by Eric Duhaime
More than 100,000 Quebec students have been boycotting their courses for the last 12 weeks. They are protesting the increase in tuition fees proposed by Jean Charest’s government.
There have been riots in downtown Montreal almost every night since the boycott started. Feminists, union leaders, communists and other anti-capitalist activists of all stripes are hoping for something like a new “Arab spring,” which they call the “Quebec spring” or the “maple spring.”
Some of you unionized English-Canadian workers might even be unknowingly subsidizing this degeneration in the streets of Montreal, since unions from outside the province are sending money to the most fanatical and radical student associations.
For three months now, Quebecers have been debating students’ versus taxpayers’ contributions to university costs and all sorts of mainly radical leftist ideas. Surprisingly, nobody is talking about the main issue that is at stake here — education — in spite of the fact there is much more reason to be concerned about it in Quebec.
In this day and age when our economy is moving at full speed from industrial to knowledge-based, our main resource is the educated brains of our youth. Well, not only does Quebec have fewer young people, it also has a very significant deficit in its number of university graduates.
An associate professor at the University of Ottawa, Ross Finnie, recently released a study showing to what extent Quebec lags behind the rest of Canada. Of 22-year-olds across the country, 42% are attending university in English-Canada compared to a mere 30% in Quebec.
This has nothing to do with family income.
For example, of families earning between $5,000 and $25,000, 39% of Ontarians go to university as opposed to 18% in Quebec. In the income bracket of $25,000 and $50,000, 34% of young Ontarians attend university vs. 20% in La Belle Province.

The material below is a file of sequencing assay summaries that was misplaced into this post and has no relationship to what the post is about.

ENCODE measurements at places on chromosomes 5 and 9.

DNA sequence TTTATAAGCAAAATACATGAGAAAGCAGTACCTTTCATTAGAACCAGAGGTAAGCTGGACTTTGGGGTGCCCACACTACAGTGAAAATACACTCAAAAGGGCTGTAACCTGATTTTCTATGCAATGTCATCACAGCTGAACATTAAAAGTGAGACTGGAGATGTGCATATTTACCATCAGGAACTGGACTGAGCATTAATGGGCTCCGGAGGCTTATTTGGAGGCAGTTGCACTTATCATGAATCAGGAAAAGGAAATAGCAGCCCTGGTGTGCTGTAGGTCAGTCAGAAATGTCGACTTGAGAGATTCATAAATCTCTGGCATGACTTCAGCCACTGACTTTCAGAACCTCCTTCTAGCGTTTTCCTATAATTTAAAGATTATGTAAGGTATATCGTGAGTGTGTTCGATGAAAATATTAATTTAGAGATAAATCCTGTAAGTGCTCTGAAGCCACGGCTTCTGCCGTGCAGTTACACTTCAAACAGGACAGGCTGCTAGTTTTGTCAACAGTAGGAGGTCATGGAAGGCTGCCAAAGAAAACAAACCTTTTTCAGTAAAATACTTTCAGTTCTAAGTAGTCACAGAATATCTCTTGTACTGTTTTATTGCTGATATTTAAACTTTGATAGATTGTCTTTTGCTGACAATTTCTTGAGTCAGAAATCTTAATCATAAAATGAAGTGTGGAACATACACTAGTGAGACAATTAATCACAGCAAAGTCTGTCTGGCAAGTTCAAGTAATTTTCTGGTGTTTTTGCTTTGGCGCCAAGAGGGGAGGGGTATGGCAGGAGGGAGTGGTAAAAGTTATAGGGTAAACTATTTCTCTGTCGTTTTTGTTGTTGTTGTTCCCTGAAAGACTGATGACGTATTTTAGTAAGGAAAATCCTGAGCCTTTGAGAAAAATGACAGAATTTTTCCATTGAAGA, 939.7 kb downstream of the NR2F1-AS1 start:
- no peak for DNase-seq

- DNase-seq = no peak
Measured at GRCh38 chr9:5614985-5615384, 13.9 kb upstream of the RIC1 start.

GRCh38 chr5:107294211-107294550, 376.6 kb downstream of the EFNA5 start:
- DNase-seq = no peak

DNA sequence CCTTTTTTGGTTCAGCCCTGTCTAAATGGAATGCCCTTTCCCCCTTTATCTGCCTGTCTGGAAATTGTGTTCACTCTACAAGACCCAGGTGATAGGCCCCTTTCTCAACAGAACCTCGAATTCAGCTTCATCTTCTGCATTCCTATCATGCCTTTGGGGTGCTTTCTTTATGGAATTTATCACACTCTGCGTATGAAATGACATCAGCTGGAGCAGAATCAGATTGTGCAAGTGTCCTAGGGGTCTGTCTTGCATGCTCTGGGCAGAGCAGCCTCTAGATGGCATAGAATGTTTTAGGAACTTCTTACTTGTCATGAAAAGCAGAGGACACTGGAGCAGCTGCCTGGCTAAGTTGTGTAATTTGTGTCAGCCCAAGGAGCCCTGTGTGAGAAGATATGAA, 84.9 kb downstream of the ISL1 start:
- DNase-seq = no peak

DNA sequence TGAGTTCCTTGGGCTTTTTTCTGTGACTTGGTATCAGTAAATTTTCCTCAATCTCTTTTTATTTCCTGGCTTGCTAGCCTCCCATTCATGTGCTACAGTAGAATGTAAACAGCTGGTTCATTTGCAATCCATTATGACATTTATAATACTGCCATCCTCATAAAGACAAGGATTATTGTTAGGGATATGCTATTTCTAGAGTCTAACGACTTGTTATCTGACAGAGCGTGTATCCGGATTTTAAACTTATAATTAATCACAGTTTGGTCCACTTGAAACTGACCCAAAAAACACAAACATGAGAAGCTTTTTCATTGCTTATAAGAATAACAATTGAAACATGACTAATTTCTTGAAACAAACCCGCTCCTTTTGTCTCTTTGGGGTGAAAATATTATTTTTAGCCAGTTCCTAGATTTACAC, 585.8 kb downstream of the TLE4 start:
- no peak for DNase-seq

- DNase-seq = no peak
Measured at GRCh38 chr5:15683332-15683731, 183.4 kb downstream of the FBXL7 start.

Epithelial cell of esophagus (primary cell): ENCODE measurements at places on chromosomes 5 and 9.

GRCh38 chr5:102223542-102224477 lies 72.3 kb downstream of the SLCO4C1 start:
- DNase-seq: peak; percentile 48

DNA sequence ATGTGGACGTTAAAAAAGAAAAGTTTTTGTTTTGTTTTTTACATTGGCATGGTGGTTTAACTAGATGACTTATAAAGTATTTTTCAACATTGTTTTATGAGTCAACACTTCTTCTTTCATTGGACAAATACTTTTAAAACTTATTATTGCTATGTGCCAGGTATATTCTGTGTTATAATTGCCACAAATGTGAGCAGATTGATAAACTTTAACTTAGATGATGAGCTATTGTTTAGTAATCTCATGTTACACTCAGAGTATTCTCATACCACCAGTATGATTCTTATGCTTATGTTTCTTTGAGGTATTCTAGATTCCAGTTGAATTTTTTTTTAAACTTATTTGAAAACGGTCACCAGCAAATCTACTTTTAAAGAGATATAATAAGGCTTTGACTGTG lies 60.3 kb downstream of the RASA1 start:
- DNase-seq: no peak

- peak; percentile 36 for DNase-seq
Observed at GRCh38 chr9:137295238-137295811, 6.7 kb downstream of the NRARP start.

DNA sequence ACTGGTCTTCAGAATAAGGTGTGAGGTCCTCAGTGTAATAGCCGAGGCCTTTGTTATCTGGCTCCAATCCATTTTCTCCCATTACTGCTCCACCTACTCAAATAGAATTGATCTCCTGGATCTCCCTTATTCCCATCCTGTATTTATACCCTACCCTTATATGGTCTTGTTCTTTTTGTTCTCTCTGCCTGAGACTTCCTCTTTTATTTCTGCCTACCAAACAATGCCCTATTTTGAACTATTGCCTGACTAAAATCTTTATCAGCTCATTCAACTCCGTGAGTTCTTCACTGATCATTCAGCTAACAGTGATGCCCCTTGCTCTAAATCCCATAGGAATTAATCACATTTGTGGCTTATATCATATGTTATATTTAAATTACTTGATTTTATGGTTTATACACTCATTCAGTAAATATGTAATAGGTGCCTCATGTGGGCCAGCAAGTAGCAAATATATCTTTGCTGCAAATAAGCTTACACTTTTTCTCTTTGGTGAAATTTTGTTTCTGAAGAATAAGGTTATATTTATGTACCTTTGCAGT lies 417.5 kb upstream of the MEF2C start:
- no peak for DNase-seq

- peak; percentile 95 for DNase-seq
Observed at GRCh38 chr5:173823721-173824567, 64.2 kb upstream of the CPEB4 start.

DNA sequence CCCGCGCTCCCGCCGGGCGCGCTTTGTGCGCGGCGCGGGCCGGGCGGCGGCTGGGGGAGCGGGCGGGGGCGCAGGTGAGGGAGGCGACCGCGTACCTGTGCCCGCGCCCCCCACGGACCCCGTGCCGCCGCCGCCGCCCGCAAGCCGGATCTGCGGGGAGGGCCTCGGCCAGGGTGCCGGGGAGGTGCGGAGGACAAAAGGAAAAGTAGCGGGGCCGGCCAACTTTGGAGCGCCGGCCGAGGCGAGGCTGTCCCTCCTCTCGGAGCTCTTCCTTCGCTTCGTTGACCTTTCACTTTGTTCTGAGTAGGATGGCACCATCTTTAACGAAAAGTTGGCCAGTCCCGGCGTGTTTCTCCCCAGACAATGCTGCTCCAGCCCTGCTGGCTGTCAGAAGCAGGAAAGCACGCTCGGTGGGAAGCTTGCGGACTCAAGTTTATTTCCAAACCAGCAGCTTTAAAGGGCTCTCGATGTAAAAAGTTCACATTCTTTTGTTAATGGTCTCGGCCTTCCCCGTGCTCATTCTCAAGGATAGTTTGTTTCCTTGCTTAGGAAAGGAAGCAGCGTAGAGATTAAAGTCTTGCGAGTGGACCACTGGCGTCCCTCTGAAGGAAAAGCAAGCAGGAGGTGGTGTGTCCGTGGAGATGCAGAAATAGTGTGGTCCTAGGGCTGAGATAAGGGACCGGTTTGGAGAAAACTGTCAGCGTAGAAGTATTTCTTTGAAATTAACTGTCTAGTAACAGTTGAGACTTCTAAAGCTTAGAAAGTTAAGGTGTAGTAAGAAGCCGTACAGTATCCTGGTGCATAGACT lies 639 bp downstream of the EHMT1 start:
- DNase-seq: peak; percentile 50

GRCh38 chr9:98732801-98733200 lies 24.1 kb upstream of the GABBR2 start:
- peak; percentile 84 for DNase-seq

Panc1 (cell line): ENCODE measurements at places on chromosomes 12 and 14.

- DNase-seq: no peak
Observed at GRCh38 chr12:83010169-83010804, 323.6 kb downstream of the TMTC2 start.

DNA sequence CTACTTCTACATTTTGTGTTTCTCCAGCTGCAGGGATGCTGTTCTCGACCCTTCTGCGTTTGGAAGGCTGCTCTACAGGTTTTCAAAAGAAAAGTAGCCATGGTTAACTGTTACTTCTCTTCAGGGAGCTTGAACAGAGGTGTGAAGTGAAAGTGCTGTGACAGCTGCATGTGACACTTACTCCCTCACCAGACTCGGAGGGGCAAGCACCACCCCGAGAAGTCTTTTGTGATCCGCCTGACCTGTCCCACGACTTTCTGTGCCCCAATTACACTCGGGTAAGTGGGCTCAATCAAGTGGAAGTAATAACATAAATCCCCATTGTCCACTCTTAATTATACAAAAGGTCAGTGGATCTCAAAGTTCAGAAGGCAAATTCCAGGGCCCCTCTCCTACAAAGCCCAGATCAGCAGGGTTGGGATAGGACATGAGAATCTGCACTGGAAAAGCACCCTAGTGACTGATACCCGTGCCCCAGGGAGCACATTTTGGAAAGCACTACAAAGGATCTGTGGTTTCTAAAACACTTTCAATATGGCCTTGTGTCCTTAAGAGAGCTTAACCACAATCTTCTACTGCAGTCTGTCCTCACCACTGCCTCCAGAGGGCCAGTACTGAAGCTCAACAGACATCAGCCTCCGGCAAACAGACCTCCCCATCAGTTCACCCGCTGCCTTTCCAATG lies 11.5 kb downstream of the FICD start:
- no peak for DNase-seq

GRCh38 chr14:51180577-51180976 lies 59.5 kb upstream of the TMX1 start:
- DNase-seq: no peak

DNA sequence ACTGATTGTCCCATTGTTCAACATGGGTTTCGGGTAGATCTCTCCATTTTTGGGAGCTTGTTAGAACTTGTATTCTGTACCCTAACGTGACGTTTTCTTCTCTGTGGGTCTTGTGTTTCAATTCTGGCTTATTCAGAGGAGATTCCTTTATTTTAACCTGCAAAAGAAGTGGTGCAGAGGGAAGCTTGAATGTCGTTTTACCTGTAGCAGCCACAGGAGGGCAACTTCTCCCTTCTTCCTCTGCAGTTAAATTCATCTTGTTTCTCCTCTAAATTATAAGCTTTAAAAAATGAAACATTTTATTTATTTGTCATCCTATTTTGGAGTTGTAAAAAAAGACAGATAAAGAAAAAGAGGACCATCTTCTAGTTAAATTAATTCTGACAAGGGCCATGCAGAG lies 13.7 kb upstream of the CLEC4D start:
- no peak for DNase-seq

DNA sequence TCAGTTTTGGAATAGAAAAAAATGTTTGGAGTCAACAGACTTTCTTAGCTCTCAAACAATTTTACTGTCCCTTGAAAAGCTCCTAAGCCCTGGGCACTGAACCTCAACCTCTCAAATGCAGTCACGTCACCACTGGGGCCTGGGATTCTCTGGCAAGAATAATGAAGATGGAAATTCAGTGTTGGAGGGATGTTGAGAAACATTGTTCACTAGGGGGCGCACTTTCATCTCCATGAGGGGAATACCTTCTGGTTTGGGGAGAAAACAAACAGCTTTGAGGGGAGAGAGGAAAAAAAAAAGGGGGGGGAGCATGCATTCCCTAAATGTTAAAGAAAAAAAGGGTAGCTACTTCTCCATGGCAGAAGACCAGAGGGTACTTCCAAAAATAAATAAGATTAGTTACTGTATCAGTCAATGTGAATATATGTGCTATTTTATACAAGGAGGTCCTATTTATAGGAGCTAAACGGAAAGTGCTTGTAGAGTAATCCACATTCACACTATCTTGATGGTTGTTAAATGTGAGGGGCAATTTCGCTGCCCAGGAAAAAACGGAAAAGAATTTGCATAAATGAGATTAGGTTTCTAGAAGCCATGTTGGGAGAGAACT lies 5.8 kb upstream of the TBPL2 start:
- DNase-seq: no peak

Even among students coming from the wealthiest families — earning more than $100,000 — Ontario leads with 62% compared to 55% for Quebec.
In general, these numbers show a difference of 12% to 21% in the number of students attending university in both provinces.
A student in Quebec currently pays on average $1,968 per year compared to $5,535 in the rest of Canada. Even at the end of the government’s proposed tuition hike, Quebec students will still be much better off with fees of $3,793.
To explain the problem of undereducation in Quebec we need to look at something much deeper than tuition fees or family wealth.
Denise Bombardier, a respected intellectual figure in Quebec, wondered aloud in Le Devoir newspaper last Sunday if Quebec is not still suffering from a “cultural deficit. A thirst for knowledge, the desire to surpass oneself, intellectual curiosity, and ambition are not properly nurtured in our youth by their parents, school and society as a whole.”
She raises a much more important social debate we should all be having, and one that better justifies Quebecers taking to the streets to promote a profound cultural change.
Categories: Contributor Columns